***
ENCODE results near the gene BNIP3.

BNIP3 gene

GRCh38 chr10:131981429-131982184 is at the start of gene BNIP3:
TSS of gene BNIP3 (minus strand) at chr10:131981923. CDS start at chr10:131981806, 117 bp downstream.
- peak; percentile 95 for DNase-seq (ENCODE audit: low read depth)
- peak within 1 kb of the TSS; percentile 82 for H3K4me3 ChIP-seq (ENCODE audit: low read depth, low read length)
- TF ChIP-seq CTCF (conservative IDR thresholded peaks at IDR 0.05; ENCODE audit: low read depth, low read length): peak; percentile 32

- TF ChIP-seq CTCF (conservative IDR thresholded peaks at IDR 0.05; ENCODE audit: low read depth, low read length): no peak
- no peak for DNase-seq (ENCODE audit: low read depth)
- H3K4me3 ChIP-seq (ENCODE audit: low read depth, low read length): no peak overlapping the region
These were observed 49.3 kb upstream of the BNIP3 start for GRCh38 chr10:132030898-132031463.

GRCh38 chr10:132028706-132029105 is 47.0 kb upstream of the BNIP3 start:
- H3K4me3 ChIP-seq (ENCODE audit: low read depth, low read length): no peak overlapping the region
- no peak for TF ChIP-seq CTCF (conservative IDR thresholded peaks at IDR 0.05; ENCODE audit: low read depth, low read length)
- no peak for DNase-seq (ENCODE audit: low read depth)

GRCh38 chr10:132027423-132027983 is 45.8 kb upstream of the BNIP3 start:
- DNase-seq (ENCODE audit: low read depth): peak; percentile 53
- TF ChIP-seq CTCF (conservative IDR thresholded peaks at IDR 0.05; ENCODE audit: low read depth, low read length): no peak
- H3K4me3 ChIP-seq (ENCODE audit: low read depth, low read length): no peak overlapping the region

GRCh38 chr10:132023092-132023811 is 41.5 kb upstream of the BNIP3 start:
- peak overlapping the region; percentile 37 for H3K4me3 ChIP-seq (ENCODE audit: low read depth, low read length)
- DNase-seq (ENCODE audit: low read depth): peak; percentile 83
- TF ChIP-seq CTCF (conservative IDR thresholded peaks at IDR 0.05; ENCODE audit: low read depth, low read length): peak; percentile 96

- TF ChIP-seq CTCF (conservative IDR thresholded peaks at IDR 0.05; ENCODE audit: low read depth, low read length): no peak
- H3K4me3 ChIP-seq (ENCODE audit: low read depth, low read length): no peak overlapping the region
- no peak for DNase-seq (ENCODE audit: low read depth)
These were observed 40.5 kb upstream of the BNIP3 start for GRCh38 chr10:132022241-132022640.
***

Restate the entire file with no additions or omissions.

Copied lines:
ENCODE results near the gene BNIP3.

BNIP3 gene

GRCh38 chr10:131981429-131982184 is at the start of gene BNIP3:
TSS of gene BNIP3 (minus strand) at chr10:131981923. CDS start at chr10:131981806, 117 bp downstream.
- peak; percentile 95 for DNase-seq (ENCODE audit: low read depth)
- peak within 1 kb of the TSS; percentile 82 for H3K4me3 ChIP-seq (ENCODE audit: low read depth, low read length)
- TF ChIP-seq CTCF (conservative IDR thresholded peaks at IDR 0.05; ENCODE audit: low read depth, low read length): peak; percentile 32

- TF ChIP-seq CTCF (conservative IDR thresholded peaks at IDR 0.05; ENCODE audit: low read depth, low read length): no peak
- no peak for DNase-seq (ENCODE audit: low read depth)
- H3K4me3 ChIP-seq (ENCODE audit: low read depth, low read length): no peak overlapping the region
These were observed 49.3 kb upstream of the BNIP3 start for GRCh38 chr10:132030898-132031463.

GRCh38 chr10:132028706-132029105 is 47.0 kb upstream of the BNIP3 start:
- H3K4me3 ChIP-seq (ENCODE audit: low read depth, low read length): no peak overlapping the region
- no peak for TF ChIP-seq CTCF (conservative IDR thresholded peaks at IDR 0.05; ENCODE audit: low read depth, low read length)
- no peak for DNase-seq (ENCODE audit: low read depth)

GRCh38 chr10:132027423-132027983 is 45.8 kb upstream of the BNIP3 start:
- DNase-seq (ENCODE audit: low read depth): peak; percentile 53
- TF ChIP-seq CTCF (conservative IDR thresholded peaks at IDR 0.05; ENCODE audit: low read depth, low read length): no peak
- H3K4me3 ChIP-seq (ENCODE audit: low read depth, low read length): no peak overlapping the region

GRCh38 chr10:132023092-132023811 is 41.5 kb upstream of the BNIP3 start:
- peak overlapping the region; percentile 37 for H3K4me3 ChIP-seq (ENCODE audit: low read depth, low read length)
- DNase-seq (ENCODE audit: low read depth): peak; percentile 83
- TF ChIP-seq CTCF (conservative IDR thresholded peaks at IDR 0.05; ENCODE audit: low read depth, low read length): peak; percentile 96

- TF ChIP-seq CTCF (conservative IDR thresholded peaks at IDR 0.05; ENCODE audit: low read depth, low read length): no peak
- H3K4me3 ChIP-seq (ENCODE audit: low read depth, low read length): no peak overlapping the region
- no peak for DNase-seq (ENCODE audit: low read depth)
These were observed 40.5 kb upstream of the BNIP3 start for GRCh38 chr10:132022241-132022640.